GreenBlenz Compost utilizes the Aerated Static Pile (ASP) method of composting and control system developed by Engineered Compost Systems (ECS). The ASP method uses aeration trenches in the concrete beneath the compost pile, connected to electric blowers which can either force air into the compost pile (positive aeration) or draw air through the pile (negative aeration).
The local compost system design firm was recently highlighted in an article by Seattle Business Magazine check out the Story Here.
Loosen the soil in the sunniest area of the garden with a garden fork to a depth of 6 to 8 inches two weeks prior to planting. This will allow the soil to warm up and encourage healthier tomato plant growth.
Distribute a 1- to 2-inch layer of GreenBlenz Compost onto the soil’s surface and work it into the soil thoroughly with a trowel.
Dig a hole deep enough to bury the stem of the tomato plant up to its second true set of leaves.
Remove the tomato plant from the nursery pot, retaining as much of the soil as you can, then set it into the hole. Be careful not to damage the root system or the stem.
Backfill the hole with the amended garden soil, then tamp the soil gently with your hand to eliminate air pockets. New roots will grow along the buried stem, which will help stabilize the tomato plant.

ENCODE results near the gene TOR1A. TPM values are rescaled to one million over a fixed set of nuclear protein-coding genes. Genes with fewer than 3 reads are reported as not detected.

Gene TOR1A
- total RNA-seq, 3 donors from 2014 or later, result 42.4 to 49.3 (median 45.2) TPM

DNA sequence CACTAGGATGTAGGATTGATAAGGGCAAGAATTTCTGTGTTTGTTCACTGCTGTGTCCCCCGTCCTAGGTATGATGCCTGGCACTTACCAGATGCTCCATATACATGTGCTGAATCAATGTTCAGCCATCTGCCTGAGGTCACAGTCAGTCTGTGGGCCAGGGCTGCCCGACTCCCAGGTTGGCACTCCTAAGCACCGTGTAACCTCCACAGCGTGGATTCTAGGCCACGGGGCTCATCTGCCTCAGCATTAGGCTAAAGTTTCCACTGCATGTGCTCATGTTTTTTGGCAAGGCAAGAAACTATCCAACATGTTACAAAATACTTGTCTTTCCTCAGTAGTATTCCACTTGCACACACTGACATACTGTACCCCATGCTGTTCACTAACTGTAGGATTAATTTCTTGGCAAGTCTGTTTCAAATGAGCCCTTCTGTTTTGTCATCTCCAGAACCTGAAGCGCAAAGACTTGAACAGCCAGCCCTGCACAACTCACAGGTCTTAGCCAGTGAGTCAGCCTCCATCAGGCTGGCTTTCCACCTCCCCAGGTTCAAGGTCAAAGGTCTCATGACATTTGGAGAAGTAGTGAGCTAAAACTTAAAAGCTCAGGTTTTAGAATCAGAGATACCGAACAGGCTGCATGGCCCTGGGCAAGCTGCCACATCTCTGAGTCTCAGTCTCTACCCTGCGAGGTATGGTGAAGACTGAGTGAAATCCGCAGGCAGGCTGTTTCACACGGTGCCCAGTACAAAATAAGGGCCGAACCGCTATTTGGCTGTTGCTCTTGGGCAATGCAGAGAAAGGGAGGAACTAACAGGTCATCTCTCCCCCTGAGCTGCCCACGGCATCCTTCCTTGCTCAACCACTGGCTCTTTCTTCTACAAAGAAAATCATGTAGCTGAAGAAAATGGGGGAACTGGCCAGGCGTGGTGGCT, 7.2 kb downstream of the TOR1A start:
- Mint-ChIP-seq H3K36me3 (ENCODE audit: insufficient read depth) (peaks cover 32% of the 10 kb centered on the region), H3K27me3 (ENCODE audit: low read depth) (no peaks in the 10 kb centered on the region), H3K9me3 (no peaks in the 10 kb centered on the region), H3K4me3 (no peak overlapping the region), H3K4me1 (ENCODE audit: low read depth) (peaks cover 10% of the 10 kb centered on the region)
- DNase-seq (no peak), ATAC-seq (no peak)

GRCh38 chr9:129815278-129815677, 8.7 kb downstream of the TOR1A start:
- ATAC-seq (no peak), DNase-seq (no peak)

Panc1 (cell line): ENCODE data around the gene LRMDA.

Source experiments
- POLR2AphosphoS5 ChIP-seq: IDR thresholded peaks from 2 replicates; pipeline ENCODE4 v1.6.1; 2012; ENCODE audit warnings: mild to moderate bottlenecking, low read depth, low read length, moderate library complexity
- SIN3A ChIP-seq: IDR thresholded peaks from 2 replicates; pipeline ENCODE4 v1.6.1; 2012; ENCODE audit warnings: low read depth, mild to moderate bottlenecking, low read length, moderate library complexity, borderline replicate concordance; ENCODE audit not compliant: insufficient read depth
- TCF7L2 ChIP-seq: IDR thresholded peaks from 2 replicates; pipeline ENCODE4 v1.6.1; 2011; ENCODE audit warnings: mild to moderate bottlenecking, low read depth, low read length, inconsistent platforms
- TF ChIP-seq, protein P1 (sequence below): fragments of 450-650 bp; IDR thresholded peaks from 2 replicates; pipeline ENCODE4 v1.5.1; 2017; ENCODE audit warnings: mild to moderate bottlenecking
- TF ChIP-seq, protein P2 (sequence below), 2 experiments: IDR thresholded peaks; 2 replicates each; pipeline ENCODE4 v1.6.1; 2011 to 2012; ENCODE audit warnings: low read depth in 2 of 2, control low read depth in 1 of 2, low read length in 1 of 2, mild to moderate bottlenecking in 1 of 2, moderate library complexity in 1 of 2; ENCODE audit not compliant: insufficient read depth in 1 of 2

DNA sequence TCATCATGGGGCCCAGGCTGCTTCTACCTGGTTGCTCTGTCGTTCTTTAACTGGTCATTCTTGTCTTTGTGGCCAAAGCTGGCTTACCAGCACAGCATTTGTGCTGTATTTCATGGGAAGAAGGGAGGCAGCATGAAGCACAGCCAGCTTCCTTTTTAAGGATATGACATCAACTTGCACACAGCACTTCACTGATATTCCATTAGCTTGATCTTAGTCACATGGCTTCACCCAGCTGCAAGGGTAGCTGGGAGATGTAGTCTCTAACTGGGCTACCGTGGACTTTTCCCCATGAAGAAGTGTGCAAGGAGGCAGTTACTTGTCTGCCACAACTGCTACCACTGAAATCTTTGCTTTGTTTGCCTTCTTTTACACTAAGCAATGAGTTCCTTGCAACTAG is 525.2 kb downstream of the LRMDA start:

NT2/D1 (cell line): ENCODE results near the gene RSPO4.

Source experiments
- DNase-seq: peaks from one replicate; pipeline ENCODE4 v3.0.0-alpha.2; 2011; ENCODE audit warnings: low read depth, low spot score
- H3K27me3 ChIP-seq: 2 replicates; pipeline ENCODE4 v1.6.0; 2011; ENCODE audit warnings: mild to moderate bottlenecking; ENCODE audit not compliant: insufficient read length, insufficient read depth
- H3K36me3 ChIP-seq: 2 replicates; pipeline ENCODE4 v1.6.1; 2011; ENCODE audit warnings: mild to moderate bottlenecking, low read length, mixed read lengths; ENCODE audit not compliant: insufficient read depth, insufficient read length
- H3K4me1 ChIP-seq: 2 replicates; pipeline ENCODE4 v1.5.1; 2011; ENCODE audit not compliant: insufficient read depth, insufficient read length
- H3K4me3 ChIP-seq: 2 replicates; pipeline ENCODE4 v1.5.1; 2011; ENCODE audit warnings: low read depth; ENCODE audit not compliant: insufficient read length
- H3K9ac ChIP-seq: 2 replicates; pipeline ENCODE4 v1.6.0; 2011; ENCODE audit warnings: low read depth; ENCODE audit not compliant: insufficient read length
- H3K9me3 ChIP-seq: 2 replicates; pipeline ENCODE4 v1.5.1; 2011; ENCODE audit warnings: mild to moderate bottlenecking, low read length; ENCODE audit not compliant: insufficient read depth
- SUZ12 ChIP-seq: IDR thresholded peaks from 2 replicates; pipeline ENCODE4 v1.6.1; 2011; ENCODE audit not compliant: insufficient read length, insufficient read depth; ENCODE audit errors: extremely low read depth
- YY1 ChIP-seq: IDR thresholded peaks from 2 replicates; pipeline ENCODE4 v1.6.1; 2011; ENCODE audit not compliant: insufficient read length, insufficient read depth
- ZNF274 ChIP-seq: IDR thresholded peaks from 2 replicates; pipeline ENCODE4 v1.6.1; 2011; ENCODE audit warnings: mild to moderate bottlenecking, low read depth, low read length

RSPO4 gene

A plastic cloche will allow slightly earlier planting, but only a week or two at most. The real benefit will be that the extra warmth under the plastic will make the plant grow better and set fruit earlier. Peppers, eggplants, cucumbers and squash also benefit from this kind of protection in spring. For more about ways to grow heat-loving crops in our cool climate, see Enhancing Heat.
Make sure you are growing a “short season” or “early” variety of tomato. Many of the big, beefsteak types, that are popular elsewhere, will not mature in our area. ‘Early Girl,’ ‘Stupice’ and ‘IPB’ are three reliable, short-season varieties. For more about choosing the right tomato, see Tomato Varieties.